Arun is Bringing You...Your Daily Remedy

Tuesday, January 8, 2008

Familiar Unknown Faces

It's nice to have a unique look. Sometimes it gets me in trouble when someone recognizes me, and I have no clue who they are or where I've met them, but overall, I like the experience.

So what's this unique look I speak of? Well, I do seem to stand out a bit. First of all, I'm a minority in America. And, among minorities, I'm a minority. I'd say Indians take a backseat to Latinos, African Americans, and Asians (and by Asians, I mean Orientals) when it comes to population. I'm often asked about my nationality though, because I don't look like your run of mill Indian.

Let's take a little trip to India, shall we? There, amongst the endless hoard of people you'll see the rail thin, to the plumply chubby and all in between. I would guess the average height of most men there is about 5'8, the younger of whom are pretty skinny, and the older of whom have been healthily fed along the way.

And then there's the Beautiful Giant (me :) One might think that I would blend in, walking through the land of my ancestry.

Think again.

At 6'2" and 205 lbs, I definitely stand out (and "over"). I guess it's a combination of the food in America (hormones in food, as well as my omnivorous, not to mention plentiful, diet), my working out, and some heredity factors that contribute to me being built so differently than most Indians.

Combine that with the fact that I dress differently (and much more fashionably if I do say so :), and it's apparent I stand out.

So how does this all relate to the title of the day, "Familiar Unknown Faces?" Well, it's interesting that, no matter where you are, people always feel a natural bond to people of similar background.

In India for example, whenever I saw white people, I always wanted to run over and say "Hey Guys! How's it going? Where're you from?!" From a cultural standpoint, I just felt the need to connect with fellow travellers from my home! (Nevermind the fact that most of the "Whities" ended up being European)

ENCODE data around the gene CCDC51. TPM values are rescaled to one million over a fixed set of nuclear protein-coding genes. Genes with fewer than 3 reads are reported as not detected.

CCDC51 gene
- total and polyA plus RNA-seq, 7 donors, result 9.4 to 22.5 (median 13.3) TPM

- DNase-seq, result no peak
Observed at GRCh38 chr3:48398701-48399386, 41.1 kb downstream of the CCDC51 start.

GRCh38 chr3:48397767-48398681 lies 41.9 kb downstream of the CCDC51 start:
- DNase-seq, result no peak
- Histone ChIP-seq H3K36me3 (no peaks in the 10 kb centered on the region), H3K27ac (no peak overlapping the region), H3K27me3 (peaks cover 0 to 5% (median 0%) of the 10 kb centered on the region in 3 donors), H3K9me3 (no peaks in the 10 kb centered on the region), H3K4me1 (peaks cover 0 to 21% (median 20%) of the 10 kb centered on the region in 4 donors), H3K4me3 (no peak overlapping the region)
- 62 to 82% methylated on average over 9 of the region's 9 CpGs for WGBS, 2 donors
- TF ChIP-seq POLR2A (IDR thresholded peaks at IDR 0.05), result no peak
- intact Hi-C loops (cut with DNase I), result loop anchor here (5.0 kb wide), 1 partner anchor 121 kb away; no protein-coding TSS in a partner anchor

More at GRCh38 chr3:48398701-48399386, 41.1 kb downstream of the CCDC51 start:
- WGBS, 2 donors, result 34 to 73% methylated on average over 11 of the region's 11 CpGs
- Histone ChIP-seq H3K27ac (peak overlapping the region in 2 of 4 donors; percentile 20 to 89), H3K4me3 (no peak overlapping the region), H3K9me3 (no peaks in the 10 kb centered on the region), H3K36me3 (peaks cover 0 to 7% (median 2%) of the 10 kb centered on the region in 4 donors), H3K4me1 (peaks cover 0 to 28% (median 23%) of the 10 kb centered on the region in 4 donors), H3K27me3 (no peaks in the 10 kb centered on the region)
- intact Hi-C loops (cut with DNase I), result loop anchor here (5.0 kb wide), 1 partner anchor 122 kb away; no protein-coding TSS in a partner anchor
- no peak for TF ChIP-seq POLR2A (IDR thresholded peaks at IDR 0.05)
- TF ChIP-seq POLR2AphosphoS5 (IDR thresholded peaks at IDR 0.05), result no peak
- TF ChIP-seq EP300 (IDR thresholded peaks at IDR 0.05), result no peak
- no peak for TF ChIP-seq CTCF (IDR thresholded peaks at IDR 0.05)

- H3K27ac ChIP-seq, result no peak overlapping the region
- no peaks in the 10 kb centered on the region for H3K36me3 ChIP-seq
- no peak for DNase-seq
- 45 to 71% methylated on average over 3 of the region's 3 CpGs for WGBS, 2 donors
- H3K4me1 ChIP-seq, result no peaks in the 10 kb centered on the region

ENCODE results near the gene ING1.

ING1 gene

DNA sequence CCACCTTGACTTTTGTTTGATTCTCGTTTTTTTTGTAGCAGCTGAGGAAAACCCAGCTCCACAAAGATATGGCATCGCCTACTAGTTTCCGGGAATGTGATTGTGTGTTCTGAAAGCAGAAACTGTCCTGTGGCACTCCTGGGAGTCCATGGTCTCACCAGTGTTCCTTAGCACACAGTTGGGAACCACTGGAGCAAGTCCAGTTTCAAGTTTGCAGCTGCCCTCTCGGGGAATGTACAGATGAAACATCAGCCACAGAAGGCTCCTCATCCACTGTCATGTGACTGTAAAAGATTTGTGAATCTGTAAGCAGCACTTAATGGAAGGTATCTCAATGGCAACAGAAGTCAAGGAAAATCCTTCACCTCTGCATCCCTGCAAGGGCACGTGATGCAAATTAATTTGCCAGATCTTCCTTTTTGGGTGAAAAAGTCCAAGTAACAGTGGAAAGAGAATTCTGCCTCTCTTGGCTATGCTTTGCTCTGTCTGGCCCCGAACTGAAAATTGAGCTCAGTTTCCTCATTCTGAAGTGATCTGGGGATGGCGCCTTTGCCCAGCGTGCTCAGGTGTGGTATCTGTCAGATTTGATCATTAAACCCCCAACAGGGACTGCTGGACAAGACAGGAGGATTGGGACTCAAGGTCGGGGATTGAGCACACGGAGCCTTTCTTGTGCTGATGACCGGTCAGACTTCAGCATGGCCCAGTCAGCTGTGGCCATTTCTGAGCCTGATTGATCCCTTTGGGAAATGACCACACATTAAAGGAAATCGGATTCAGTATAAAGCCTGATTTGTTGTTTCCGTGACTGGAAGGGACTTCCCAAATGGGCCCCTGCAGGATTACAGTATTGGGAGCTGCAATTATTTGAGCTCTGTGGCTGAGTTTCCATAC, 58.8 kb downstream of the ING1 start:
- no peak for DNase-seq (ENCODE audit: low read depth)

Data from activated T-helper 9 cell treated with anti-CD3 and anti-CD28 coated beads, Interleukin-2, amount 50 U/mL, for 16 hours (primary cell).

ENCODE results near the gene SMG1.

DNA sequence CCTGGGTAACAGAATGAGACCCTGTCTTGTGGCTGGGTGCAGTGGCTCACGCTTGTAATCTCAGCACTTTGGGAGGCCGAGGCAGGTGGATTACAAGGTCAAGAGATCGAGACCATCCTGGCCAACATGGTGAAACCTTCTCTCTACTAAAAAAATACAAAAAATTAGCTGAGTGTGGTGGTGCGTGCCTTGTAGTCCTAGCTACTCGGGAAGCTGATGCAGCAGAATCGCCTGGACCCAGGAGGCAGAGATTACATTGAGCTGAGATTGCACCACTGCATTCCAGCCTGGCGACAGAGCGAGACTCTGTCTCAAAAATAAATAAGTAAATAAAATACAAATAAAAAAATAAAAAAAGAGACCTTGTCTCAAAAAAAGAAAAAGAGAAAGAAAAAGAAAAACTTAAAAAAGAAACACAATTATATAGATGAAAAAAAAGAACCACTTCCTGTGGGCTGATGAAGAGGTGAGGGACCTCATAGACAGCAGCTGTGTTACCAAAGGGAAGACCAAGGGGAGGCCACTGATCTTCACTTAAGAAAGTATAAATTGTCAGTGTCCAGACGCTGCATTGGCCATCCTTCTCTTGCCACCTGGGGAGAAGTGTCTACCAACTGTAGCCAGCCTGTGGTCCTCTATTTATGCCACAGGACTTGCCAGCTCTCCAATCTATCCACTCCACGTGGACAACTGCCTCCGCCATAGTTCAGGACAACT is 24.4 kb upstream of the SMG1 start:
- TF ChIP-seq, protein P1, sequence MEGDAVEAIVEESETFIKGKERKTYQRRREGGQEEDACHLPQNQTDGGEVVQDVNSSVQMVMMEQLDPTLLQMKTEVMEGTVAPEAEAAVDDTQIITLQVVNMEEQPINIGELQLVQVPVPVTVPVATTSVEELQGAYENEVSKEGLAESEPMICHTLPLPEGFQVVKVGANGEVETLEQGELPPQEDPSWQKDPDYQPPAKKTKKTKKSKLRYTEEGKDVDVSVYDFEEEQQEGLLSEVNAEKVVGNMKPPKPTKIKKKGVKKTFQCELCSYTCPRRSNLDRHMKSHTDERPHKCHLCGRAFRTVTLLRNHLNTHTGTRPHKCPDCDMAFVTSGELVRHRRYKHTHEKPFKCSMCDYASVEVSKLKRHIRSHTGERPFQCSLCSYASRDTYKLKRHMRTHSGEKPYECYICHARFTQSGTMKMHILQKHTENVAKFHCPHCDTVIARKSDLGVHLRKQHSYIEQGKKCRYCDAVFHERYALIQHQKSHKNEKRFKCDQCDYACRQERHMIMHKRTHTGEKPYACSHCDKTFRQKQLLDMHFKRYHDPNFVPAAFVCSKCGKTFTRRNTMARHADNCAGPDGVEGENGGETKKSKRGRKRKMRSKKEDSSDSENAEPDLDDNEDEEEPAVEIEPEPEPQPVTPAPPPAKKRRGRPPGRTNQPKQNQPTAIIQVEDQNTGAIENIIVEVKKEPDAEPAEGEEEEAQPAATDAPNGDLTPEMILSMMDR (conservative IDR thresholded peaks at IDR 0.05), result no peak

In America, Indians behave the same way.

Example 1: Indians that I don't know always smile at me in the streets while passing by.

Example 2: There are a couple of Indian guys who work on my floor at work. Despite not really knowing them, they always stop by my office to chit-chat and make small talk, and are particularly friendly. This happens to no one else in my hall.

Example 3: When I used to work at Tennis Warehouse and took customer calls, it was always interesting to note the behavioral differences when an Indian customer learned my name. On the phone, it's impossible to know my ethnic background, but upon hearing my name, Indians were always particularly friendly.

In fact, on a couple of occasions, the Indian customer didn't hear my name at first and proceeded with whatever question the had. Then, towards the end of the call, they'd ask my name. As soon as they heard it, they immediately became doubly friendly and ask me about my day, how I like California, what I'm majoring on in school etc.

Example 4: There's this Indian restaurant I used to take a lot of my friends to in college. My roommate and I had been there a few times, but the staff was always EXTRA nice to me (above their general friendly demeanor). They'd card everyone at the table ordering beer except for me (despite me being the youngest), and would always give me a mystery 10% discount. My friends named this "The Countrymen Discount."

Example 5: My dental hygienist is Persian. Somehow, she feels this special bond with me though because our countries are relatively close. Whenever I go, she shows me pictures of her kids, talks about how "properly" I must have been raised by parents with good (Asian) morals, and has begun scolding me like a mother for not brushing my teeth after each cup of coffee. She's ok, but I think it's hilarious how, if I were not Indian, we'd have a normal friendly relationship, and since I am, it's like a familial relationship with my Aunt concerned about my dental health.

I suppose some of that is Asian culture though. In India, we call all significant elders "Uncle" and "Auntie," irrespective of any actual relation. The Uncles and Aunties in turn, usually treat you with the same affection that they would their own nieces and nephews.

Yes, despite any real life familiarity, it's fascinating how we gravitate and automatically elevate people with whom we find cultural similarities.

I've decided to begin testing this trend of "similarity gravitation" on purely physical appearance.

The Question: "Are supermodels particularly attracted to people with similarly stellar looks?"

The Experiment: I suppose I'm going to have to be the guinea pig and and hang out with a lot of supermodels :) All in the name of science!